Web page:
Gingrich also pledged to fight on in South Carolina, acknowledging the "daunting challenge" ahead but saying, "I will do everything I can to win the opportunity to represent you this fall in debating and then defeating Barack Obama".

At Gingrich's sparsely attended and subdued post-primary party, his supporters openly expressed disappointment.

"I hope he goes on to do well in South Carolina. I don't know if he can go on a lot longer. It may be Mitt all the way. But you never know," said Gail Gorham, 73, a retired homemaker from Derry.

"I don't think Mitt will do well in the South," said Linda Dupree, 64, a manufacturing worker from Campton. "Just because Romney won two states doesn't mean the whole thing is over."

A vast campaign war chest and high-profile endorsements have fed Romney's image as the man to beat, but he faces stubborn doubts about his conservative credentials and has been unable to push his nationwide Republican support above 30%.

In South Carolina, Romney may face stiff resistance from conservatives who think he is a flip-flopper and from evangelical Christians wary of his Mormon faith, but he also has the backing of Governor Nikki Haley.

The mood at Romney's rally was exuberant, and the normally stiff candidate even allowed himself a moment to dance as his supporters sang along to Neil Diamond's "Sweet Caroline".

Obama meanwhile faced no serious competition in the Democratic primaries here - his slate of 13 rivals included Craig 'Tax Freeze' Freis and Vermin Supreme, an eccentric who spent the last few days going to Republican rallies and heckling the candidates with a bullhorn.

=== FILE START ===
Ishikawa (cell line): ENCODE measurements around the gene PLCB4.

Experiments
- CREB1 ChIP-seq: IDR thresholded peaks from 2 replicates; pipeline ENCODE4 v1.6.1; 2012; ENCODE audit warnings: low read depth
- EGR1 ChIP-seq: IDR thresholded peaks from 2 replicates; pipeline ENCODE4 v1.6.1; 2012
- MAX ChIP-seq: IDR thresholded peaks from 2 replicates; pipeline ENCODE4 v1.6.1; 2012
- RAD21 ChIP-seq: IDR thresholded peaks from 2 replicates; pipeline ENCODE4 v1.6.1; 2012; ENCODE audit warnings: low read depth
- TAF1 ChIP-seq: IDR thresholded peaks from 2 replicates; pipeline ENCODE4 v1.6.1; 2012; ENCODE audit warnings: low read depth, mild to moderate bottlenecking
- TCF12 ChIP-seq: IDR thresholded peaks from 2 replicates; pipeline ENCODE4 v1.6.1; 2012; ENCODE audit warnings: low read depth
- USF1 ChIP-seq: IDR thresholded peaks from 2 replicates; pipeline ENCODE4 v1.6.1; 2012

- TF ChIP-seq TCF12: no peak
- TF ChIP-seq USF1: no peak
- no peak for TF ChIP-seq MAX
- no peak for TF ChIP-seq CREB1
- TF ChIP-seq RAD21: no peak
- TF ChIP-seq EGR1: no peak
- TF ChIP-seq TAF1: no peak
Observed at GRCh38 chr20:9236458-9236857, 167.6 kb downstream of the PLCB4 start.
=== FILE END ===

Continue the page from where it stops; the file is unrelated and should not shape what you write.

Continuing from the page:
Read more on:    barack obama  |  mitt romney  |  us  |  us elections 2012

Join the conversation!

24.com encourages commentary submitted via MyNews24. Contributions of 200 words or more will be considered for publication.

We reserve editorial discretion to decide what will be published.
Read our comments policy for guidelines on contributions.
NEXT ON NEWS24X

Hostages safe in Paris

2016-12-02 22:36

24.com publishes all comments posted on articles provided that they adhere to our Comments Policy. Should you wish to report a comment for editorial review, please do so by clicking the 'Report Comment' button to the right of each comment.

Comment on this story
14 comments
Comments have been closed for this article.

Inside News24

 
/News

Book flights

Compare, Book, Fly

Traffic Alerts
There are new stories on the homepage. Click here to see them.
 
English
Afrikaans
isiZulu

Hello 

Create Profile

Creating your profile will enable you to submit photos and stories to get published on News24.


Please provide a username for your profile page:

This username must be unique, cannot be edited and will be used in the URL to your profile page across the entire 24.com network.

Settings

Location Settings

News24 allows you to edit the display of certain components based on a location. If you wish to personalise the page based on your preferences, please select a location for each component and click "Submit" in order for the changes to take affect.




Facebook Sign-In

Hi News addict,

Join the News24 Community to be involved in breaking the news.

Log in with Facebook to comment and personalise news, weather and listings.